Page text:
Many contact centers are dual-purpose, with the ability to offer both inbound and outbound services, while others are solely dedicated to performing one type of service.  Some call centers are very specific in what they can offer, while others are more general.  A narrowly focused contact center may specialize only in administering surveys for the health care industry, for example, while a multi-purpose center might offer everything from telemarketing to high-end technical support for digital devices.

Some call centers, such as Tacamor, choose to specialize in a certain area (I.e. inbound customer care services) but are flexible enough to offer additional outbound services to clients if required, such as callbacks, survey administration, appointment confirmations, etc.  Under this type of model, a contact center is able to offer a wide variety of services, thus expanding its potential market for obtaining new clients, while still retaining the core competencies necessary to be a true expert in its domain.

The level of technology is another differentiating factor for many contact centers.  Some contact centers operate using the simplest technological infrastructure possible.  As a result, although this may result in lower operating costs, the services these bare bones centers are able to provide are often lacking.  For example, a call center with a primitive technological setup may have the capability of accepting inbound calls only, and be unable to provide support via e-mail, web chat, social media, or other channels.  Additionally, without a solid Contact Management System in place, it may be impossible for a contact center to deliver complicated reports on key performance indicators such as Average Handle Time, Abandon Rate, Service Level, etc., which are demanded by many clients these days.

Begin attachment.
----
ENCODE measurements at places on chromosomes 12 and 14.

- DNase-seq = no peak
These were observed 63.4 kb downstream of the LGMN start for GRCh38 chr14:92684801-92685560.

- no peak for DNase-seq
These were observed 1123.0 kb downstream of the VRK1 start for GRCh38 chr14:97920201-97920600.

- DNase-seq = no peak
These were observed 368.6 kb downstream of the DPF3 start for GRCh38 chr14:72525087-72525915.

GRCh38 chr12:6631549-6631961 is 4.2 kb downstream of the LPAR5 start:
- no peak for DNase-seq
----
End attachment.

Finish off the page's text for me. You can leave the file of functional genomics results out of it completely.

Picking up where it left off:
Finally, the way that agents are assigned tasks can differ from center to center.  Some contact centers use a dedicated-agent system, whereby workers are assigned to a single client account only.  This type of model is advantageous in the sense that by only working on one account, the agent becomes a true expert for that client.  Other contact centers use a pooled environment, where agents may receive or make calls on behalf of several different clients.  These contact centers tend to be more flexible regarding the volume and type of work they are able to perform.  However, quality may suffer if agents are spread too thin and assigned to too many different accounts.